Performance-art icon Marina Abramovic tells a tale of family oppression, personal passion, and artistic liberation.
Danica Abramovic was a Yugoslav communist hero who fought Hitler, then ran her household more or less like a concentration camp.
She would awaken her daughter, Marina, if the child was sleeping in an undisciplined manner—limbs lying any which way—and force her into a military position, legs together, arms stiffly at her sides. At attention, even when unconscious.
She dressed the adolescent Marina in drab clothes and clunky “corrective” shoes and imposed a 10:30 pm curfew that Marina obeyed until she was in her thirties and an international art star.
But, as this riveting memoir explains, Danica was also a woman of great sophistication who used her high position in the Party to give Marina every advantage a young artist could desire—and Marina passionately desired to be an artist, mainly to escape Danica.
One of the tutors Danica provided, a disillusioned, semi-dissident “landscape abstractionist,” began Marina’s first lesson by dousing a canvas in gasoline, setting it alight, and saying, “This is a sunset.”
Marina was dazzled. “It taught me that the process was more important than the result,” she writes, “just as the performance means more to me than the object.”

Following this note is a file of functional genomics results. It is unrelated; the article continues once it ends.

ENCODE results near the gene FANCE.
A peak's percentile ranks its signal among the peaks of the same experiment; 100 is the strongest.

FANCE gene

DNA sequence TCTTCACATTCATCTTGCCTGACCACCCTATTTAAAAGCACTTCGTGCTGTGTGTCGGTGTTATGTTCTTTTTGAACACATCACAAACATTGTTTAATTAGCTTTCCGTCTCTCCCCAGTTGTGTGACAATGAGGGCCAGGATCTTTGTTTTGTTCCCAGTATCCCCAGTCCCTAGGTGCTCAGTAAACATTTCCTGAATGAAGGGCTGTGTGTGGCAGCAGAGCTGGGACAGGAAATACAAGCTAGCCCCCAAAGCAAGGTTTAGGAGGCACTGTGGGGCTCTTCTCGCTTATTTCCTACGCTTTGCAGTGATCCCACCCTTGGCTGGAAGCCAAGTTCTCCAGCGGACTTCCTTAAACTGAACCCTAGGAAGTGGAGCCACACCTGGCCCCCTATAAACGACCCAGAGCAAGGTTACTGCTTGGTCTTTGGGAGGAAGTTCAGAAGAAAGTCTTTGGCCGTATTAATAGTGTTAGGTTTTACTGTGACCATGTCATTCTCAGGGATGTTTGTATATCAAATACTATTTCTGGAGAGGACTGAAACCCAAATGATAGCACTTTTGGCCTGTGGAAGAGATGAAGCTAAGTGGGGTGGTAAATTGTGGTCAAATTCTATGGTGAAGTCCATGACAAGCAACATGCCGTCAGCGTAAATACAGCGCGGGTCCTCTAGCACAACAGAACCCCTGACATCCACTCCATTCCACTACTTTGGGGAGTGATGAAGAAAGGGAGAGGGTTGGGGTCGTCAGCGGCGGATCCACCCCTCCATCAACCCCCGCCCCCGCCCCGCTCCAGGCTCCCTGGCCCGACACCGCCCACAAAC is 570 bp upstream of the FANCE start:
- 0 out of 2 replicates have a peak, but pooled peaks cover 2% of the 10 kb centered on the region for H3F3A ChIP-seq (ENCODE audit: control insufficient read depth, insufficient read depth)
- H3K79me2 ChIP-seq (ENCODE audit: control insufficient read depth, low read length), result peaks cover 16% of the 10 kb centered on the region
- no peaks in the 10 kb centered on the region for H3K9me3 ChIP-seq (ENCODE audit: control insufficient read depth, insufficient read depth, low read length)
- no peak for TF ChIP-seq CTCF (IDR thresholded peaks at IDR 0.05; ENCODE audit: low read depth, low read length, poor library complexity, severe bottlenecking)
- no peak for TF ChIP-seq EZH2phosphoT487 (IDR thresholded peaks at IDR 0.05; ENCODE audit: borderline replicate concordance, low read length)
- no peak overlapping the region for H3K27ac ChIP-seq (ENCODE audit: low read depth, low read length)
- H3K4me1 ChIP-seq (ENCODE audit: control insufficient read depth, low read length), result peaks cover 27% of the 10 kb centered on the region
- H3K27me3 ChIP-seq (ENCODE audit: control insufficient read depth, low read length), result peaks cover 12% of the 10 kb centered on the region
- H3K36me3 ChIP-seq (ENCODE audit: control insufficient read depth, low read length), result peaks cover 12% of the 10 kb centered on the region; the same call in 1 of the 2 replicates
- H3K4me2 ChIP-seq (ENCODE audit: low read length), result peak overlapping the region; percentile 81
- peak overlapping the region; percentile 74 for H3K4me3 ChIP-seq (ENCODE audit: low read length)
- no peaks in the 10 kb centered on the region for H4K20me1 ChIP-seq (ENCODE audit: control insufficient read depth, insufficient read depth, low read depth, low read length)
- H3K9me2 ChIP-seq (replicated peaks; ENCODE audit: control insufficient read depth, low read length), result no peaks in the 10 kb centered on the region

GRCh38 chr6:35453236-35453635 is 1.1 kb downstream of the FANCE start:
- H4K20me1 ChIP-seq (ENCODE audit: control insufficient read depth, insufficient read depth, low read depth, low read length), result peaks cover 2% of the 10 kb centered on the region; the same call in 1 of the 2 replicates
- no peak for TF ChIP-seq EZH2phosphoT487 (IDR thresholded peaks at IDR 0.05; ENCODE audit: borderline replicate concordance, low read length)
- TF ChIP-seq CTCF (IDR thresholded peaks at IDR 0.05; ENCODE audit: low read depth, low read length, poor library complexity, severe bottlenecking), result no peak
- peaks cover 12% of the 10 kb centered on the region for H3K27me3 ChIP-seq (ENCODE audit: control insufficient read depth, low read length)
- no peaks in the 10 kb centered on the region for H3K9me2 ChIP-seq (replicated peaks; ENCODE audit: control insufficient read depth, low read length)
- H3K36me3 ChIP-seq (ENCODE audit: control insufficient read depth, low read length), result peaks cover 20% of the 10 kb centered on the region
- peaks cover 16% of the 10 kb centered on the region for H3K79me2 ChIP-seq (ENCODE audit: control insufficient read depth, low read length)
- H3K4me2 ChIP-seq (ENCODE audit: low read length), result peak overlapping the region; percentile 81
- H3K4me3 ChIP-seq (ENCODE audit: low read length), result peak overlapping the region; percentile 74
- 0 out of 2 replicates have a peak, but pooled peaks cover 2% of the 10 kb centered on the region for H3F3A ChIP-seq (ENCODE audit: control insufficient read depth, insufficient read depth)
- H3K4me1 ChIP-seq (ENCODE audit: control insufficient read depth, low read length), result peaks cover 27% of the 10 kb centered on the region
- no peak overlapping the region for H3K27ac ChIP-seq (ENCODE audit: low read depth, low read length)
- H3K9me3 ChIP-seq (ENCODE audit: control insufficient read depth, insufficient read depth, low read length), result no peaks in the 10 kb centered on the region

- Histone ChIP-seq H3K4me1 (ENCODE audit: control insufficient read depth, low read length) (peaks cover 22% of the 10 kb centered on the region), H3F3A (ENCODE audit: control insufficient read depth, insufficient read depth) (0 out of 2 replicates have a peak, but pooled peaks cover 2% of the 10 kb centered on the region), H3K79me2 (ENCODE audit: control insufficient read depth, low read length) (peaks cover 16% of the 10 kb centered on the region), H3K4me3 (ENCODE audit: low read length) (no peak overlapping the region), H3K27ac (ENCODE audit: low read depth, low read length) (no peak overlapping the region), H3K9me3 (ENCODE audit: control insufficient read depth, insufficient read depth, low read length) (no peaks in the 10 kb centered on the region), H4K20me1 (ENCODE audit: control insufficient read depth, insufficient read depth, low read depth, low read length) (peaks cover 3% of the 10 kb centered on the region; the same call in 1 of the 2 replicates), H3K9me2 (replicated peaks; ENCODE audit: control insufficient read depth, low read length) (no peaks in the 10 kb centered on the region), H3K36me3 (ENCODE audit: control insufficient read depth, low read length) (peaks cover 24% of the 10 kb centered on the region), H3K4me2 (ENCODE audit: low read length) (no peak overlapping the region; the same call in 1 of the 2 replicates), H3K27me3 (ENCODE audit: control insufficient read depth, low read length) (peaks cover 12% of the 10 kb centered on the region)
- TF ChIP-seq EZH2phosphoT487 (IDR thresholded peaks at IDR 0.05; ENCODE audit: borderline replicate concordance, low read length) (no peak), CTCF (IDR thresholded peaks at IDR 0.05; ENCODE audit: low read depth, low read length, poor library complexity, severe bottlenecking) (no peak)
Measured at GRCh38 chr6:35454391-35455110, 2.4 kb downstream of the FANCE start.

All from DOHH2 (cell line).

As she narrates her rise in these pages, her biggest challenge is making success as interesting as her Balkan-Gothic childhood. She succeeds, partly because her career has been inherently dramatic: subjecting her body to the heat (and asphyxiation threat) of massed flames (Rhythm 5), the danger of being shot in the heart by an arrow (Rest Energy), and other thought-provoking torments.
Her fertile, then failed collaboration/affair with the German artist Ulay is paradigmatic of her passions, as are her travels in search of inspiration and transcendence. (A sojourn in Australia, however, provoked writing deemed racist by aboriginal-rights groups, and it was cut from the book.)
Deeper are her reflections on the alchemical blend of fear, the body, and the public in her work. Describing a 1974 performance, she writes: “We fear suffering. We fear mortality. What I was doing…was staging these fears for the audience, using their energy to push my body as far as possible. In the process I liberated myself from my fears. And as this happened, I became a mirror for the audience—they lost their fear as well.”
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